Although the Vienna Philharmonic famously does not have a music director, Muti’s rapport with the ensemble is frequently noted and further demonstrated by his receipt of the Golden Ring, a special sign of esteem and affection from the philharmonic, and the Otto Nicolai Gold Medal for his outstanding artistic contributions, which he received in 2001. As Muti noted himself in an interview with Corriere della Sera, “It is not by chance that I will conduct the New Year’s Concert for the sixth time.” Muti recognizes the special significance of his upcoming concerts with the Vienna Philharmonic to welcome in 2021, as he says, “a welcome symbol of hope after such a tragic year.”

From left: Asmik Grigorian (soprano), Marianne Crebassa (contralto), Riccardo Muti (conductor), Saimir Pirgu (tenor), Gerald Finley (bass), Concert Association of the Vienna State Opera Chorus and the Vienna Philharmonic. | Photo ©Salzburg Festival/Marco Borrelli

The Salzburg Festival was established during a time of crisis near the end of the First World War; its first season opened on Aug. 22, 1920. In his memorandum of 1917, one of its three founders, Max Reinhardt wrote of “the ravages of this war,” of the “terrible reality of these days” and of the “incredible blaze consuming the world” against which a festival in Salzburg could and should provide a bulwark.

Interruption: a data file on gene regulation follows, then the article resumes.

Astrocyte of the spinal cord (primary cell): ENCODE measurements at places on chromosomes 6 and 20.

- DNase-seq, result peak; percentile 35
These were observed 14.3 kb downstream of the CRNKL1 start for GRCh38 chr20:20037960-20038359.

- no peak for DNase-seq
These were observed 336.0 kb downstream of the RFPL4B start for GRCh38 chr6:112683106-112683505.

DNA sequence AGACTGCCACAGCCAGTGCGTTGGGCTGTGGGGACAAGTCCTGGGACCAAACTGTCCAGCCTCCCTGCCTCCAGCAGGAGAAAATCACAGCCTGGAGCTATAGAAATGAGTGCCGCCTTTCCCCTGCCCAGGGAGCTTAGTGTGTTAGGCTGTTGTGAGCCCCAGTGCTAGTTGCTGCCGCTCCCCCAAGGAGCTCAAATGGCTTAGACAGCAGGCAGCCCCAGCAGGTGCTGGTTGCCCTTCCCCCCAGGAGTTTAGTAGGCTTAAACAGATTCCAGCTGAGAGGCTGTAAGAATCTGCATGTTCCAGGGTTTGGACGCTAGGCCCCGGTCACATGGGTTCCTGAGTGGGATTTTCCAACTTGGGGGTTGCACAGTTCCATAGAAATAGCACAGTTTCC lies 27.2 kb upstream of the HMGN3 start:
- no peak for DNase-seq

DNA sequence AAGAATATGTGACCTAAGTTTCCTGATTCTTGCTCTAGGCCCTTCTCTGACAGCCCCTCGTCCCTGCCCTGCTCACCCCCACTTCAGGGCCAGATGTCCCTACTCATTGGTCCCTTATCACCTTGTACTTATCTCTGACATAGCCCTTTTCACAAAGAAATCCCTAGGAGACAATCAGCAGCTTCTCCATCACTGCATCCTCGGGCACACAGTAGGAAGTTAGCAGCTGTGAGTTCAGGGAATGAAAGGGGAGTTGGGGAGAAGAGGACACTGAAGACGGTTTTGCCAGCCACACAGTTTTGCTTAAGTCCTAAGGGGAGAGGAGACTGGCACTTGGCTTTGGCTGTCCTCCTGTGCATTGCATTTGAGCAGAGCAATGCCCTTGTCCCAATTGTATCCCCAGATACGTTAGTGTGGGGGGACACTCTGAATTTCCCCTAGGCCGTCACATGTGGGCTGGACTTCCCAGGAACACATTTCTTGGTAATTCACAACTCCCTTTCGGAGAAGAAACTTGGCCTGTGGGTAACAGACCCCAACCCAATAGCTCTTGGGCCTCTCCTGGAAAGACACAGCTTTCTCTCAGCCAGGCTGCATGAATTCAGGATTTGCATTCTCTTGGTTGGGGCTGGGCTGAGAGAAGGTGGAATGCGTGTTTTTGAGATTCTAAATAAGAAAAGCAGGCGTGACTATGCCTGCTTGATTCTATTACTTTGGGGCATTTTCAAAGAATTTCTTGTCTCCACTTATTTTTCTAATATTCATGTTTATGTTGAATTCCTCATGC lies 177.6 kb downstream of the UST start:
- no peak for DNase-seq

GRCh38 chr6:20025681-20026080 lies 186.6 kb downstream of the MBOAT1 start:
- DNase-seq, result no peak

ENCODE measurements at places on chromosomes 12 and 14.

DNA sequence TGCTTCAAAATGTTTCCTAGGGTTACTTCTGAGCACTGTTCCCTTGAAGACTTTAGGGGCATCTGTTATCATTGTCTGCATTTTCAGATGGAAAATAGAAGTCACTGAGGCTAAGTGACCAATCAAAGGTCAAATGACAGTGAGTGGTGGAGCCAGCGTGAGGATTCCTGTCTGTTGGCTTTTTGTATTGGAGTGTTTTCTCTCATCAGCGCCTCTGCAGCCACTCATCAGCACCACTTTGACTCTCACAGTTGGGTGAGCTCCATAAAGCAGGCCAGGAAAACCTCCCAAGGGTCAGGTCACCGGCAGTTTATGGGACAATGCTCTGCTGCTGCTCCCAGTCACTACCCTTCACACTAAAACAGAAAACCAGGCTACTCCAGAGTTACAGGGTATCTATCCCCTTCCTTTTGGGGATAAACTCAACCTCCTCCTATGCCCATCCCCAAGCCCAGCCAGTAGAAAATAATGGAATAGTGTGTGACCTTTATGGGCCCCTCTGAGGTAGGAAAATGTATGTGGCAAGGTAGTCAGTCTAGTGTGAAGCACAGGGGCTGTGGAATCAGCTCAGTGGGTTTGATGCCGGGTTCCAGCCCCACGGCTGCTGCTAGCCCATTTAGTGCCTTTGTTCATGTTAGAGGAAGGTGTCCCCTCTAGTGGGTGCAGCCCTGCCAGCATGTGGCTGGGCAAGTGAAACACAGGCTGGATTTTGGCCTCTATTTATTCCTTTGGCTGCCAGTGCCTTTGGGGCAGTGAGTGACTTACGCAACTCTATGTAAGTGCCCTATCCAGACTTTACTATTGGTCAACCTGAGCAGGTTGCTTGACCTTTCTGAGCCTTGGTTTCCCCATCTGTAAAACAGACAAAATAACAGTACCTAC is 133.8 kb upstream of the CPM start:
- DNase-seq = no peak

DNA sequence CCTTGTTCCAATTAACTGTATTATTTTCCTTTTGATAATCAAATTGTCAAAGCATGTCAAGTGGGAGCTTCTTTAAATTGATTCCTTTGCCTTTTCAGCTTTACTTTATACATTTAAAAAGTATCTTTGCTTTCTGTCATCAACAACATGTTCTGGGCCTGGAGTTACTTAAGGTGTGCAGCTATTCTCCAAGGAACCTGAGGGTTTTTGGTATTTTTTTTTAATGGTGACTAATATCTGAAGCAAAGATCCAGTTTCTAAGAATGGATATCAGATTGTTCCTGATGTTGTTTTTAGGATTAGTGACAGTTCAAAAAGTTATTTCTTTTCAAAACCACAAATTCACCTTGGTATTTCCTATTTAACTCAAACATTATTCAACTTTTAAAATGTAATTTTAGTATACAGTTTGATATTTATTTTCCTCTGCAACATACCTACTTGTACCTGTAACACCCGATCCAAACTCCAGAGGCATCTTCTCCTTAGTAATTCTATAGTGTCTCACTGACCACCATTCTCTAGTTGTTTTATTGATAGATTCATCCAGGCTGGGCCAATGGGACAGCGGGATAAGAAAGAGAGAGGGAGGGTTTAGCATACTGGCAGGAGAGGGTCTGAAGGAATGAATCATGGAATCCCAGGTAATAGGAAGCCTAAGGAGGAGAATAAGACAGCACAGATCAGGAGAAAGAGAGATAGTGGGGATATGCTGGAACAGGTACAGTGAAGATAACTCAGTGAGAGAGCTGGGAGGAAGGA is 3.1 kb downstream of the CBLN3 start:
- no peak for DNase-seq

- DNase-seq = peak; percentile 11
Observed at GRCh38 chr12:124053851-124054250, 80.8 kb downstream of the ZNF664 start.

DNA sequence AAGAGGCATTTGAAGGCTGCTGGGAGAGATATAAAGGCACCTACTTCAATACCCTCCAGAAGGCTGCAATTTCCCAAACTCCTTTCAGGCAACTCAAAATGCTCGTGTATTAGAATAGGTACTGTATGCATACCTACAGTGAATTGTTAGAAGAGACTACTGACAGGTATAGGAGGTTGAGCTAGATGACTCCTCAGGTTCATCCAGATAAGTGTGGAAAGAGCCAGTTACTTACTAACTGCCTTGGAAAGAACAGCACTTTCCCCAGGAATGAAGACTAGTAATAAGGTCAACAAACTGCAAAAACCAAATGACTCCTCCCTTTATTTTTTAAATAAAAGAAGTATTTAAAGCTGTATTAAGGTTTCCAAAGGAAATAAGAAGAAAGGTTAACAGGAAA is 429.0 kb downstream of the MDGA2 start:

The Salzburg Festival played a symbolic role again after World War II, when Gen. Mark Clark, the commander of the occupying American forces that governed Salzburg until the Treaty of 1955, chose the opening of the festival for his first public appearance in Austria, considering it a “celebration of the rebirth of cultural freedom.”

In 2020, the festival and “the Ode to Joy, Beethoven’s well-composed longing for freedom, takes on a new meaning in times of masked audiences” (Oberösterreichische Nachrichten). Indeed, the Wiener Zeitung referred to the performances as a “festive aerosol” where art overcame the obstacles presented by the pandemic.

“In Riccardo Muti’s interpretation, the moments of beauty and harmony are particularly convincing,” said the Salzburger Nachrichten. “From the very first bars, the revered orchestra knew how to create crackling tension under the star maestro,” wrote Helmut Christian Mayer of the Kurier. He later added that “the abundance of colors was unique,” explaining how Muti took advantage of the “dynamism and nuances” of the symphony. And, when appropriate, he exercised restraint, what the Wiener Zeitung referred to as “laissez-faire at the highest orchestral level.”